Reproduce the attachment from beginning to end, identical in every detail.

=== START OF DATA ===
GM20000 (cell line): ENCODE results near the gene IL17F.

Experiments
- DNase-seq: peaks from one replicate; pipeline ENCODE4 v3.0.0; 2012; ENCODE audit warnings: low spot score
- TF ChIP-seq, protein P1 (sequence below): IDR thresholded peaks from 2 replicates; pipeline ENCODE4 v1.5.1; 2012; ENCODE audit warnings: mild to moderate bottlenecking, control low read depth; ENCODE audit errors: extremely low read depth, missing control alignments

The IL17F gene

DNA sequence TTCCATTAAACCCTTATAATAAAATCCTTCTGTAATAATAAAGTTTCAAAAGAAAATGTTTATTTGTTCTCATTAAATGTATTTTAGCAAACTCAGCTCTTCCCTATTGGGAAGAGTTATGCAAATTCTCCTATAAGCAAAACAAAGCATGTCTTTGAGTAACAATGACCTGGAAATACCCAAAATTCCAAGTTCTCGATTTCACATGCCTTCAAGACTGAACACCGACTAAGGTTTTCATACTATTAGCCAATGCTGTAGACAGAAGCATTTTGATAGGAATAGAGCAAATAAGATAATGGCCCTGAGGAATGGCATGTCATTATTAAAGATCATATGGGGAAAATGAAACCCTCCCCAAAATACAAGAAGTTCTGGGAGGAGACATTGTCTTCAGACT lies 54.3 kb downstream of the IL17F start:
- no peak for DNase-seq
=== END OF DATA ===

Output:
GM20000 (cell line): ENCODE results near the gene IL17F.

Experiments
- DNase-seq: peaks from one replicate; pipeline ENCODE4 v3.0.0; 2012; ENCODE audit warnings: low spot score
- TF ChIP-seq, protein P1 (sequence below): IDR thresholded peaks from 2 replicates; pipeline ENCODE4 v1.5.1; 2012; ENCODE audit warnings: mild to moderate bottlenecking, control low read depth; ENCODE audit errors: extremely low read depth, missing control alignments

The IL17F gene

DNA sequence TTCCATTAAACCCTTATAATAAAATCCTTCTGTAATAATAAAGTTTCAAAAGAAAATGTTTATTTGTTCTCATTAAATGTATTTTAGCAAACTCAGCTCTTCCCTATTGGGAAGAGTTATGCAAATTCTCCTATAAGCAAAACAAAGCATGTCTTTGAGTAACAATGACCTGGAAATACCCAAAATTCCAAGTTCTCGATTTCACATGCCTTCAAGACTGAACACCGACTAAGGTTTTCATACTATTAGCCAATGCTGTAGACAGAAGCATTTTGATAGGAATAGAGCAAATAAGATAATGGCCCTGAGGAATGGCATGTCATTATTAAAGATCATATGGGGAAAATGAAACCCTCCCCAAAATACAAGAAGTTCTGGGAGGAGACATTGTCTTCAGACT lies 54.3 kb downstream of the IL17F start:
- no peak for DNase-seq